Protein is an important macronutrient for every woman. Even if you aren’t trying to put on muscle, protein is essential for growth and repair within the body, so it’s vital you get enough. But just how much is enough and what happens when a woman increases her intake?
To answer such questions, we’ve spoken to nutrition experts and got them to break down exactly how much you should be eating. We’ve also rounded up the best protein powders for women, to make it easier for you to hit your daily protein goals.
What does protein do for women?
Protein is an essential part of any diet. “Protein makes and maintains all of the body’s cells, including those which make up muscles, organs, bones, cartilage, skin and blood,” says registered dietitian Helen Bond.
Eating sufficient protein will allow your body to efficiently grow and repair itself, but it has other benefits too. It’s more satiating than carbs or fats, so eating sufficient amounts can help you maintain a healthy weight. And consuming protein could actually help you burn calories, too.
“[Eating protein] may rev up the body’s metabolism, thanks to a process called thermogenesis,” says Bond. This means that the body has to work hard to digest it, and doing so will generate heat and burn calories.
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Even so, you should be cautious of going overboard. As with any nutrient, eating too much protein can lead to weight gain.
“Some high-protein foods are less healthy than others due to additional fat, saturated fat and salt—especially when it comes to animal proteins such as red and processed meat,” adds Bond. “Eating more red and processed meat is also linked to an increased risk of bowel cancer.”
Consuming excessive amounts of processed meats and full fat dairy products can also push up your cholesterol, so focus on leaner sources of protein when you’re trying to increase your intake.
Helen Bond, BSc (HONS), RD, MBDA Registered dietitian
Helen is a registered dietitian, consultant for Bioglan Superfoods (opens in new tab) and spokesperson for the British Dietetic Association. She runs her own successful dietetic practice in the UK, where she provides consultancy for food companies and regularly writes and provides expert comment on nutrition news stories for magazines and national newspapers.
What happens when you increase your protein intake
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“If you’re already consuming enough protein to meet your needs then increasing your protein intake offers no health or performance advantages,” says Anita Bean, registered nutritionist. “But if you increase the amount of exercise you do, particularly strength and conditioning, then your protein needs will increase.”
Our bodies need a positive protein balance in order to successfully increase muscle mass. If this is your goal, then you need to ensure you’re consuming enough protein to support your body through the process of muscle protein synthesis.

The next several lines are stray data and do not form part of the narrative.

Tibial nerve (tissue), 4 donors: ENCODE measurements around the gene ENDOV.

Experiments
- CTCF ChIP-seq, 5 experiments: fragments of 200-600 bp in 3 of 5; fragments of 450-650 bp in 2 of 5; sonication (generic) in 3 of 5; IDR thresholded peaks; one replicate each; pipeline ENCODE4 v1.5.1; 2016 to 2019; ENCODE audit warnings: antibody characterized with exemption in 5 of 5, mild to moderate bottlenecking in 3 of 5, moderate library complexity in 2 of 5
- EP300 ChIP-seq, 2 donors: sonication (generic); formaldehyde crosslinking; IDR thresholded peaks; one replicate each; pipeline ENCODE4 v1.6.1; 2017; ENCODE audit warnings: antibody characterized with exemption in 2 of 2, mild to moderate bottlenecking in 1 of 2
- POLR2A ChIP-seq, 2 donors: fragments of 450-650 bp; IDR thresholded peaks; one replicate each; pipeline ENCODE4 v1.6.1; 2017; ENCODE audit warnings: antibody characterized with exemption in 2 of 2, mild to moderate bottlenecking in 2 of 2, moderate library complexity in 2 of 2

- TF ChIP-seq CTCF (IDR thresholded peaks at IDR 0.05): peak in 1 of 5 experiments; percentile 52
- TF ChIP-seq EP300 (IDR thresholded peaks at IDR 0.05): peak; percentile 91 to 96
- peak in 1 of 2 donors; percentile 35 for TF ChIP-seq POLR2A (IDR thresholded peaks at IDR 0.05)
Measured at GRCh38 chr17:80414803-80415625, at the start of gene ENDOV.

Bean tells us that we can calculate our protein needs based on our body weight. “A daily intake of 0.75g protein per kg of healthy body weight is recommended for moderately active women, which equates to 45g for a 60kg person. This increases to 1.2 to 2g per kg of healthy body weight per day if you’re a regular exerciser or very physically active,” she says.
Registered nutritionist and author
Anita Bean is an award-winning registered nutritionist, health writer, internationally published author and former British bodybuilding champion. She is accredited by the Association for Nutrition (AfN) and specializes in sport and exercise nutrition.
What happens if you don’t get enough protein
Protein deficiency can lead to stunted growth, weakness, heart problems and lowered immunity, according to research published in Food Function. This is due to the role amino acids play in immune health, growth and replacement of damaged cells. With this in mind, it’s vitally important that you’re eating enough protein to support yourself.
“Those who are very active have higher protein requirements as the body uses protein to build lean muscle and repair any muscle damage,” explains Bond. “So, for example, women who regularly exercise or are very physically active can see their protein requirements increase to 1.2 to 2g protein per kg body weight per day.”
Is there a good time for women to take protein?
Both Bond and Bean recommend eating protein after exercise but also suggest incorporating it into meals and snacks throughout the day.
“The advice for years has been to eat high quality protein within one to two hours of competing physical activity, and strength training too, to help our muscles recover,” says Bond. “What we now know is that to help our body grow and repair itself, our total daily protein intake matters more than when we’re eating it. So, distributing protein throughout the day—aiming to eat similar amounts in each meal—is a better way to ensure women’s’ body’s are able to use the protein that they’re consuming.
“It’s a personal preference, but to nourish and grow our muscles all day long, eating 20g of protein at each meal, plus a protein-rich snack, is a good target to aim for.”
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